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NHS expands specialised clinics to tackle childhood obesity


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In a major initiative to combat the rising rates of severe childhood obesity, the National Health Service (NHS) in England is set to open 10 new specialist clinics.

These clinics will provide intensive support to thousands of children and young people, aiming to prevent long-term conditions like Type 2 diabetes.

The announcement of this new initiative, which brings the total number of clinics to 30, has taken place at the annual NHS Confed Expo conference in early June.

Under the program, approximately 3,000 obese children and young people aged between two and 18 will receive comprehensive assistance.

The support will encompass weight loss programs, treatment for complications, and tailored care packages that involve the whole family.

These care packages may include personalized diet plans, mental health care, and coaching.

NHS Chief Executive, Amanda Pritchard, will emphasize the urgency of intervention, stating that “doing nothing is not an option.”

Early intervention can effectively prevent long-term health problems such as heart attacks and strokes.

With an investment of £18 million over the next two years, this expanded rollout doubles the ambitions set out in the NHS Long Term Plan, which aimed to introduce 15 new clinics in England.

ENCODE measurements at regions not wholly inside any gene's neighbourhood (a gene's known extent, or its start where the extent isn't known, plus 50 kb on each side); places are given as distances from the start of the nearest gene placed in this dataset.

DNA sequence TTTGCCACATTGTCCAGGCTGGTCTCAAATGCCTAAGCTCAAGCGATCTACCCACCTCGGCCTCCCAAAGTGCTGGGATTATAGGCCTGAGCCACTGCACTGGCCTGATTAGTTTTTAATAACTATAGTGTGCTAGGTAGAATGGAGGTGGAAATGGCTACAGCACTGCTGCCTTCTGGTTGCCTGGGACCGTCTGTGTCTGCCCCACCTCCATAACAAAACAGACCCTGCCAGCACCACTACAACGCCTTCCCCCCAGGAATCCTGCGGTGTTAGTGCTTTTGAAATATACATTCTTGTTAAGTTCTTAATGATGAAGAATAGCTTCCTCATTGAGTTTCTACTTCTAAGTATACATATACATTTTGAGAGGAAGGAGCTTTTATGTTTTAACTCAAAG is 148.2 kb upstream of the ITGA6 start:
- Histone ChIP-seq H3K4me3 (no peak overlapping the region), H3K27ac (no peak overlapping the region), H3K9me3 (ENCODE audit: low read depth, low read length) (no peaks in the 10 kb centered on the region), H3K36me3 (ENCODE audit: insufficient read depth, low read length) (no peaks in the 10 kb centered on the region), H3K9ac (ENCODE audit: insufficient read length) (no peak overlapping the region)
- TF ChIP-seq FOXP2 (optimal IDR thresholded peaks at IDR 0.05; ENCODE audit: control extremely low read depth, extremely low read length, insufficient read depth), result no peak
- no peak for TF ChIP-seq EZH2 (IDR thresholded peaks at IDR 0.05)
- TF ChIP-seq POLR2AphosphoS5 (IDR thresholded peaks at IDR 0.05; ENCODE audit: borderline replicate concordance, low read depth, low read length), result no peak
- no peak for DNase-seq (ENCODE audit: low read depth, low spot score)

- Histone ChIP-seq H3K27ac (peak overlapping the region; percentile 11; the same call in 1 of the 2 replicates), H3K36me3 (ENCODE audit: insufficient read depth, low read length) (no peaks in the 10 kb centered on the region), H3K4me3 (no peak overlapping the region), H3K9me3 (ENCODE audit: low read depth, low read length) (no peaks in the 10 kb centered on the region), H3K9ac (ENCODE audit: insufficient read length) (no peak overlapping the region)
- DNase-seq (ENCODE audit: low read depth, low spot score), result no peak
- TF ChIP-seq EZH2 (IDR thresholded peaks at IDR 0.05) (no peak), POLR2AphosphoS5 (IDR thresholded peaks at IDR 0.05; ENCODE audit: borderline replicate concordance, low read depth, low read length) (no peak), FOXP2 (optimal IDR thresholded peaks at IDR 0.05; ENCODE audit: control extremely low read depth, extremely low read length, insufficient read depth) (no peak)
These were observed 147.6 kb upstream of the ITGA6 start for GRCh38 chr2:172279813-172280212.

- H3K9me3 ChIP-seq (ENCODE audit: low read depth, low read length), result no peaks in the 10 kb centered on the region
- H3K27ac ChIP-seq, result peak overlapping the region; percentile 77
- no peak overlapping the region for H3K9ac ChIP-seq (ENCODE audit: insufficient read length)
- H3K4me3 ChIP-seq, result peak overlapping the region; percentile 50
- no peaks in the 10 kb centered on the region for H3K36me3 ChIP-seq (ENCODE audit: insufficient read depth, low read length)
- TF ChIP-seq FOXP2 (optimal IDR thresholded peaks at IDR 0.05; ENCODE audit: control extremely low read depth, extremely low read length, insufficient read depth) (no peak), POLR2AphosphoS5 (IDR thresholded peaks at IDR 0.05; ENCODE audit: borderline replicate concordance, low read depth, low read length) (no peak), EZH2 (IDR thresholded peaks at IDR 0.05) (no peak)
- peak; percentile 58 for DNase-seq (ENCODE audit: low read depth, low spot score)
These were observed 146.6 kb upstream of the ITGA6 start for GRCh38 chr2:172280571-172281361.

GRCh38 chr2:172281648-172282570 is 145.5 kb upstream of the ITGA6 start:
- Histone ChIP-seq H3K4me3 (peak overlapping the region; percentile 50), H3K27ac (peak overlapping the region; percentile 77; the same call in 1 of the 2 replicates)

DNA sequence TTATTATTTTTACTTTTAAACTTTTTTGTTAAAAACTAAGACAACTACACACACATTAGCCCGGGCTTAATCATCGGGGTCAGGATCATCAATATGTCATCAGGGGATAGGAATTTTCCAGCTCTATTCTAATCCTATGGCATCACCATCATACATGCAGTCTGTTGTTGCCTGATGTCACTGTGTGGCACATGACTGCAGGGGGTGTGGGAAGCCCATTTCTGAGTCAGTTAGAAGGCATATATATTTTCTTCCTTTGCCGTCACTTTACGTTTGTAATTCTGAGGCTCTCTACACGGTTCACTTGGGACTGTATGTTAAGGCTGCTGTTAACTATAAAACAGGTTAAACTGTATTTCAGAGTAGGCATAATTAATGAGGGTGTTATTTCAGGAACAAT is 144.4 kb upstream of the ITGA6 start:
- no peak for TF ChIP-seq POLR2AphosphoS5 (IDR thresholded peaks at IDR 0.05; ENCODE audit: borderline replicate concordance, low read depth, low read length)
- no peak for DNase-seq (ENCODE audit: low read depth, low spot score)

The expansion comes in response to alarming figures revealing a nearly three-fold increase in hospital admissions of obese youngsters under 17 in the past decade.

The number of admissions has skyrocketed from 3,370 in 2011/12 to 9,431 in 2021/22 – Obesity poses a grave risk, leading to serious illnesses such as cancer and diabetes, which burden both individuals and the healthcare system.

Patients attending the new clinics will have access to a multidisciplinary team of specialized NHS doctors, nurses, psychologists, social workers, and dietitians.

These experts will assess the complications, provide personalized assistance with diet and lifestyle changes, and offer mental health support and coaching.

Moreover, the clinics will investigate the underlying factors contributing to obesity by considering the mental well-being of children and young people alongside their physical health.

Professor Simon Kenny, NHS England’s National Clinical Director for Children and Young People, stresses the importance of a holistic approach to address the root causes of obesity.

By acknowledging and working with individual circumstances, these clinics aim to help children and young people lead healthier and happier lives while reducing the risk of complications such as early death, type 2 diabetes, strokes, joint replacements, and mental health issues.

Research indicates that the number of children living with severe obesity doubles from the start to the end of primary school, with approximately one-fifth of children aged 10-11 years classified as obese in England.

The impact of these clinics is exemplified by the experience of Nicky, a patient from Merseyside who received support from an NHS Complications from Excess Weight clinic.

Nicky, who struggled with weight issues and the resulting limitations, found the clinic’s approach non-judgmental and effective.

By prioritizing mental health alongside physical health, the clinic helped Nicky achieve positive results and regain freedom and confidence.

The NHS Long Term Plan aims to treat more children for severe obesity complications, thereby reducing the need for invasive treatments.

Childhood and young people’s obesity can be caused by various factors, including existing medical conditions, genetics, poverty, and lifestyle.

The government is committed to combating this epidemic and has set a target to halve childhood obesity by 2030.

Initiatives such as these specialized clinics, along with investments in promoting healthier lifestyles and regulating the food industry, play a crucial role in achieving this goal.

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